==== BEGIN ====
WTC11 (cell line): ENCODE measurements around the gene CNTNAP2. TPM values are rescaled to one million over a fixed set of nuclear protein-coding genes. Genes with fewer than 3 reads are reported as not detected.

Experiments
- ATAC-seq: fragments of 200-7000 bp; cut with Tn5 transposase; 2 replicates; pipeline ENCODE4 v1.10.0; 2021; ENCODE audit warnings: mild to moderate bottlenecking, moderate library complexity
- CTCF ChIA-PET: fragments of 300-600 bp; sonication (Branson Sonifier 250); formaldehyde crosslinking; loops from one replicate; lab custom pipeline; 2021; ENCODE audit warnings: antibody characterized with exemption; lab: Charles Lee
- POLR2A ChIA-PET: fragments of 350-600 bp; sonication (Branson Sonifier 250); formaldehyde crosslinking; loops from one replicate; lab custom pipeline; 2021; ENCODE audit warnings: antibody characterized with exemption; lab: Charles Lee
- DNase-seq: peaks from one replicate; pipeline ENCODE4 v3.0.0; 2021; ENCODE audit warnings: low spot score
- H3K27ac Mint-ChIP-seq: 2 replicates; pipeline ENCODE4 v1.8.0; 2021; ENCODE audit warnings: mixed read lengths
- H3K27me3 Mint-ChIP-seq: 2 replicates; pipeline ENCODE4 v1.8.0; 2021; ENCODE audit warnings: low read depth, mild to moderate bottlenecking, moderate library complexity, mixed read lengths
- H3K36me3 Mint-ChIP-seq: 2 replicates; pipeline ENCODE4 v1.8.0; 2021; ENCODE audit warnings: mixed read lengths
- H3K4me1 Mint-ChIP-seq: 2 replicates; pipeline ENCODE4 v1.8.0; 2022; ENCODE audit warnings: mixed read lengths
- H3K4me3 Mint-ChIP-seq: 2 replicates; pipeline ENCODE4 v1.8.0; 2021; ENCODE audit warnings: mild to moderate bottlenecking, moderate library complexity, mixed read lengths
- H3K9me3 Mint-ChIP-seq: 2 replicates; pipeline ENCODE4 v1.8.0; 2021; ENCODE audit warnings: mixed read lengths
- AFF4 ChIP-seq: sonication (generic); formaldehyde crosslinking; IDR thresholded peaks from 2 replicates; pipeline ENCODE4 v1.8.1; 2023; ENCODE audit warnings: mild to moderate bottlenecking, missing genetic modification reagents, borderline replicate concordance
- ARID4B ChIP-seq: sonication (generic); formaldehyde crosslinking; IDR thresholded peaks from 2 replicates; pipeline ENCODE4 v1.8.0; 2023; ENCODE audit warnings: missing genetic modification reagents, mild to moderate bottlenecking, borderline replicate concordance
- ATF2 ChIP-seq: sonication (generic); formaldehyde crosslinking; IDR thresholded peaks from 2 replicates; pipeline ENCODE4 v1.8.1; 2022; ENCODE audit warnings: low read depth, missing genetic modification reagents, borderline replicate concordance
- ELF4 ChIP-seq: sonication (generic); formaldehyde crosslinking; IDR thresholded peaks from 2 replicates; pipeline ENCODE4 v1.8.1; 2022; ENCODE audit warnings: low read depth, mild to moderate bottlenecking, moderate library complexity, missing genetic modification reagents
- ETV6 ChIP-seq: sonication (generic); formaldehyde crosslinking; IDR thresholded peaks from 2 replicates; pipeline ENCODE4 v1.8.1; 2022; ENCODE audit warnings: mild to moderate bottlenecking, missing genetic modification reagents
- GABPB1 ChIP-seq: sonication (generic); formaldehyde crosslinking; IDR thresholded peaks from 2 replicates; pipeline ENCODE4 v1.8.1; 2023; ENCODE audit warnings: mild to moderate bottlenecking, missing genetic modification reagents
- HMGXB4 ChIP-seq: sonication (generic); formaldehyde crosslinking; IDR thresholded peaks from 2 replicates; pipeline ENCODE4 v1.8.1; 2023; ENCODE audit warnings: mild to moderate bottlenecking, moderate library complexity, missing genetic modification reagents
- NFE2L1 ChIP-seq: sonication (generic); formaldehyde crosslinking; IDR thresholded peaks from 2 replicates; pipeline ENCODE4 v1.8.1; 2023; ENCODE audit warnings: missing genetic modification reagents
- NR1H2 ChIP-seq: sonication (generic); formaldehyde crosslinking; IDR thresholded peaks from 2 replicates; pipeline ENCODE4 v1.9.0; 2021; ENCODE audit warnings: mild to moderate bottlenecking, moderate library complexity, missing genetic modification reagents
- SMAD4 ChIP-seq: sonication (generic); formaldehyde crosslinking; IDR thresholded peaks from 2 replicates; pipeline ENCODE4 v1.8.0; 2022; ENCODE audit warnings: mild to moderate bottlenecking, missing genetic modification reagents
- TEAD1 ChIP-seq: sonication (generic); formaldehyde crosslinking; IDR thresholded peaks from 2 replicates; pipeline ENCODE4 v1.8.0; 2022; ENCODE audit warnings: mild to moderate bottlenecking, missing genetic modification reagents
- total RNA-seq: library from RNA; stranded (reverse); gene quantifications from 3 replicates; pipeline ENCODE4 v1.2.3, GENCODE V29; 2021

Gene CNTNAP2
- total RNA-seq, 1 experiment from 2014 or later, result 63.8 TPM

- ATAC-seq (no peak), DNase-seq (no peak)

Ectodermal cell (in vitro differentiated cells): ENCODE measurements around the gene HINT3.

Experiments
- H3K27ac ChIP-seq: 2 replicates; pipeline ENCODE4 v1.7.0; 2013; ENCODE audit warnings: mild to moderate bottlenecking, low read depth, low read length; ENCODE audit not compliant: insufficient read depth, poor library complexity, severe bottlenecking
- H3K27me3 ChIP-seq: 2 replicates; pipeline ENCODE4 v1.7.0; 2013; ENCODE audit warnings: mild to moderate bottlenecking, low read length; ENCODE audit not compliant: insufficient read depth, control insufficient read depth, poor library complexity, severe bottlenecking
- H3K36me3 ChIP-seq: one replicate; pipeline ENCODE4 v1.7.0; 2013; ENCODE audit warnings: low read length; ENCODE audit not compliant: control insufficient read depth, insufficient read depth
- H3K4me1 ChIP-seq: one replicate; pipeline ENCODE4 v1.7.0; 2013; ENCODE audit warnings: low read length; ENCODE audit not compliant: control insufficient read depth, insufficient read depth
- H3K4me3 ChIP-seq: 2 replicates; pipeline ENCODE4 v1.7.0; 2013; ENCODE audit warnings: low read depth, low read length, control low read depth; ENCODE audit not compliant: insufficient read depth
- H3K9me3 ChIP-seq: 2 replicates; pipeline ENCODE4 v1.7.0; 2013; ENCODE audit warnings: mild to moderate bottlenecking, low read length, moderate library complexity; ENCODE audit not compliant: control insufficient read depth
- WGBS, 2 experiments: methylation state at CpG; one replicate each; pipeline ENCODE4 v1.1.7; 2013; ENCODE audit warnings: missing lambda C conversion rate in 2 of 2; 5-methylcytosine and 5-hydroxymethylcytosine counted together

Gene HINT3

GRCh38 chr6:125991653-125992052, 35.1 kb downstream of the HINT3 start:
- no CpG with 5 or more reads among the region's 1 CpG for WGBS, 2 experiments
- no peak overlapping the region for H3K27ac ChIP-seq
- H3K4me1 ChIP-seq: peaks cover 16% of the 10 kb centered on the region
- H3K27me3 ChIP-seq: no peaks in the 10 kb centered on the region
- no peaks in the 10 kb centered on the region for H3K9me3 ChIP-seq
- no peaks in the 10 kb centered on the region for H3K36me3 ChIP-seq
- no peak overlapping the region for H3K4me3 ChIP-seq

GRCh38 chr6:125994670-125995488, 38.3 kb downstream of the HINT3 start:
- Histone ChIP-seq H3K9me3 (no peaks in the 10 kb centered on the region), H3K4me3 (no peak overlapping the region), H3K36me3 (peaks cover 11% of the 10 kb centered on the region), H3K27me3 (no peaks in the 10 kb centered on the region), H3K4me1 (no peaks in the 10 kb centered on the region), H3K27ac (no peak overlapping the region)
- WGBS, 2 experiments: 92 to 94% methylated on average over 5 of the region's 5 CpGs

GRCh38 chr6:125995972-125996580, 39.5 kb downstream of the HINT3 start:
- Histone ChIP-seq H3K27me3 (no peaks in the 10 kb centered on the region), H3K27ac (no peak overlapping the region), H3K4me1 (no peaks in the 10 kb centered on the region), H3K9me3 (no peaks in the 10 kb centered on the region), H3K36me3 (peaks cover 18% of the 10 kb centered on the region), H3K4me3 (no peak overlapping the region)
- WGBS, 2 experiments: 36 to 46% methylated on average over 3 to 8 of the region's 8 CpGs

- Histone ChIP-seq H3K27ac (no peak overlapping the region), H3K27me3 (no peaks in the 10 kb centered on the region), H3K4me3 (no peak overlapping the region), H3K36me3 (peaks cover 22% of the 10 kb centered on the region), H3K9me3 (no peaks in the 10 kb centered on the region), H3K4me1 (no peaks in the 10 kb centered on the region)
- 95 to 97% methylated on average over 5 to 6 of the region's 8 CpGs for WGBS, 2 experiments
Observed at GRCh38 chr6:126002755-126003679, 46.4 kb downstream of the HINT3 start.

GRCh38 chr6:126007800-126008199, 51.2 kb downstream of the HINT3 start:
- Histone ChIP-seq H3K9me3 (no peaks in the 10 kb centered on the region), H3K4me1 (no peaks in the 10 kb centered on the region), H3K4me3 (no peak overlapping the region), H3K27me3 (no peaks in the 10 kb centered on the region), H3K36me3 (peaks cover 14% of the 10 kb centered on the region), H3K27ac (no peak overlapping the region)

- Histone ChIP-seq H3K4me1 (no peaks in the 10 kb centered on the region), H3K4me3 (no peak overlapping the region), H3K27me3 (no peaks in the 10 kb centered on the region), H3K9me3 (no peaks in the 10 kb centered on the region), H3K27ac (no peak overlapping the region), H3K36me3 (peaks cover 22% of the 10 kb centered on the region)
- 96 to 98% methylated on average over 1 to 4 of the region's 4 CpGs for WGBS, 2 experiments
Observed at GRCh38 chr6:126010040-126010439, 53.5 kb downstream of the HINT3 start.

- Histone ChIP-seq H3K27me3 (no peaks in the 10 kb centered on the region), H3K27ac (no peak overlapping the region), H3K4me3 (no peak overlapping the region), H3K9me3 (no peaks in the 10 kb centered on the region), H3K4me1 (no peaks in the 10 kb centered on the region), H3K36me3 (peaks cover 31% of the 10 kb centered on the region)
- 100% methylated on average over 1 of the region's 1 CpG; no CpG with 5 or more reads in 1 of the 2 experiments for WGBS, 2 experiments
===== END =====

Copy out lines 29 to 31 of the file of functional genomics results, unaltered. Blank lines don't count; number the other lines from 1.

Experiments
- H3K27ac ChIP-seq: 2 replicates; pipeline ENCODE4 v1.7.0; 2013; ENCODE audit warnings: mild to moderate bottlenecking, low read depth, low read length; ENCODE audit not compliant: insufficient read depth, poor library complexity, severe bottlenecking
- H3K27me3 ChIP-seq: 2 replicates; pipeline ENCODE4 v1.7.0; 2013; ENCODE audit warnings: mild to moderate bottlenecking, low read length; ENCODE audit not compliant: insufficient read depth, control insufficient read depth, poor library complexity, severe bottlenecking